• Zinnia angustifolia is sometimes called narrow-leaf zinnia, creeping zinnia, or Mexican zinnia. It is low-growing and popular in borders and mass plantings. It is a profuse bloomer through the summer until frost. It grows from 8 to 16 inches tall. Cultivars are available in many colors. A few include ‘Crystal White’, an All-America Selections winner with 1- to 2-inch blooms and growing to about 12 inches tall and ‘Star’ with orange, gold, or white 1- to 2-inch flowers and about 12 inches tall. 
    • The Profusion series combines attributes of both the above and are popular hybrids that are used extensively in landscapes and containers. 

    Zinnias have the most impact planted in small groups or masses.


    Zinnias can be seeded directly into well-worked soil or get a jumpstart by setting out transplants. (See below guidelines on incorporating fertilizer into the soil at the time of planting.) If starting your own transplants, start them in peat pots or biodegradable material to easily plant directly into the garden. This helps avoid disrupting their roots. 

    To direct seed, plant outside after frost has passed and when the soil temperature is at least 70 degrees F. Soil thermometers from the garden center are helpful tools to get an accurate reading. Plant seeds ¼ inch deep. Zinnias bloom 8 to 12 weeks (about 3 months) after sowing seeds. Set out transplants when the soil warms to 60 degrees.

    Space between plants depends on the growth habit of the plant, such as whether it has a bushier habit or is a tall plant. Tall, singular plants need about 6 inches of spacing while bushier types may need around 18 to 24 inches. 

    At the time of planting, water in the seeds or transplants so the soil is evenly moist. As they grow, water when the top 1 to 2 inches of soil are dry. Do not overwater. Water from the base of the plant to help keep the foliage dry and reduce chances of fungal diseases such as powdery mildew. 

    If you missed out on seeding in the spring or wish to enjoy this plant through the fall until the first frost, seed by early July to mid-August, depending on your region.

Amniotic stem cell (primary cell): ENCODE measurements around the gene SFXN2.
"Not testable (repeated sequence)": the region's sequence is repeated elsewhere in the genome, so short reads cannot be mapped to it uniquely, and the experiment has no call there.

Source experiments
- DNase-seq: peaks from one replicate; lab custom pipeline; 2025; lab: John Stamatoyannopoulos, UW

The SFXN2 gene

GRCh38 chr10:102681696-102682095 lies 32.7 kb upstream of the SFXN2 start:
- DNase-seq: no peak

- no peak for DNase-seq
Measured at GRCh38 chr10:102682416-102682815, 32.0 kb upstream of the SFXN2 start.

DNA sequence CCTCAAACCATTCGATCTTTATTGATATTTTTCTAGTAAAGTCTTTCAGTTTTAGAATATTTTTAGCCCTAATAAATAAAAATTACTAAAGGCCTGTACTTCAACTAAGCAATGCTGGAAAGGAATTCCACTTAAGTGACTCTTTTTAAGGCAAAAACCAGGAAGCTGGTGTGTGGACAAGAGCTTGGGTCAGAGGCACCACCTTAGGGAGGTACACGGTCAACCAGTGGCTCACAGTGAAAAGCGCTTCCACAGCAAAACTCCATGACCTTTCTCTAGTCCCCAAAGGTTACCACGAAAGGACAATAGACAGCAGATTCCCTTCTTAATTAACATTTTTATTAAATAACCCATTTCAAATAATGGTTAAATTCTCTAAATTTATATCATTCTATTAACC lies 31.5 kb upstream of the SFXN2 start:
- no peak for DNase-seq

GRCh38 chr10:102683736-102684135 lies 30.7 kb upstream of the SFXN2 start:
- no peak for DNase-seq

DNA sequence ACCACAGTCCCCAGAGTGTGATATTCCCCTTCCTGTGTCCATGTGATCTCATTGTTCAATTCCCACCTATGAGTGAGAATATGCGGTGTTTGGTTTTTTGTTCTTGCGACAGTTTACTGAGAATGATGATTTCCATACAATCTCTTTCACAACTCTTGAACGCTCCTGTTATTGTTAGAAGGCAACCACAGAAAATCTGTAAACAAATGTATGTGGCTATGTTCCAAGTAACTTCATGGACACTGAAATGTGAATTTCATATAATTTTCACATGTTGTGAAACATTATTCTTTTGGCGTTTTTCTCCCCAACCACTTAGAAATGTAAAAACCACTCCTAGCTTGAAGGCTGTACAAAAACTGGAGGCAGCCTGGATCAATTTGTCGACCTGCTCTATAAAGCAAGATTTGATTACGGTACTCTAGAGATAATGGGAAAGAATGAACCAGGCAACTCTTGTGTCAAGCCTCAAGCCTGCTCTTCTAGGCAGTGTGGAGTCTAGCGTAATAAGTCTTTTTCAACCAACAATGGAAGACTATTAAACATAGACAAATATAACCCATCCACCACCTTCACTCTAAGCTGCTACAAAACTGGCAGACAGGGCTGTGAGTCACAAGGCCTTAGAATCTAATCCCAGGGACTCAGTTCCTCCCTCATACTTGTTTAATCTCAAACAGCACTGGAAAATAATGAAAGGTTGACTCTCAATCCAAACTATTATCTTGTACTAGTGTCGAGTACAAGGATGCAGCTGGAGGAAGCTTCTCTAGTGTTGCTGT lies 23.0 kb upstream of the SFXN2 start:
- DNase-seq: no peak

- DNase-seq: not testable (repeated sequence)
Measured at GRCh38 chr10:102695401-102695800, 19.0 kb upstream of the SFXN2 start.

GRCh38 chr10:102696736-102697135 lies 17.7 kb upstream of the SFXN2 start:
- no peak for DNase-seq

• Minnesota Extension recommends a general-purpose fertilizer such as 10-10-10 with equal amounts of nitrogen (N), phosphorus (P), and potassium (K) incorporated into the soil at the time of planting. Follow label directions.
    • After planting, fertilize monthly with a fertilizer that is higher in phosphorus content than nitrogen to promote new blooms.

    Controlling Pests, Diseases, and Other Problems

    • Some zinnias are susceptible to powdery mildew though breeding programs have resulted in many new options that are quite resistant to disease. 
    • Zinnia leaf spot is a fungus that usually starts at the base of the plant and works its way up the plant. LSU Extension recommends enjoying the plant before the spots take over or, if necessary, use a fungicide every 7 days. 
    • Many zinnias attract pollinators. Penn State Extension recommends interplanting a row of zinnias between rows of vegetables or as a border around vegetables to attract more pollinators to your garden (check plant tag or seed package to make sure your zinnia choice attracts pollinators as some zinnias have had pollen and nectar bred out of them.)

    After planting, fertilize monthly with a fertilizer that is higher in phosphorus content than nitrogen to promote new blooms.


    Cut the flowers when the centers are beginning to fully open. Harvest flowers early in the day for cut flower arrangements. 

    Deadheading helps them continue to produce blooms. Late in the season, or even throughout the season, leave some seed heads for the birds to enjoy.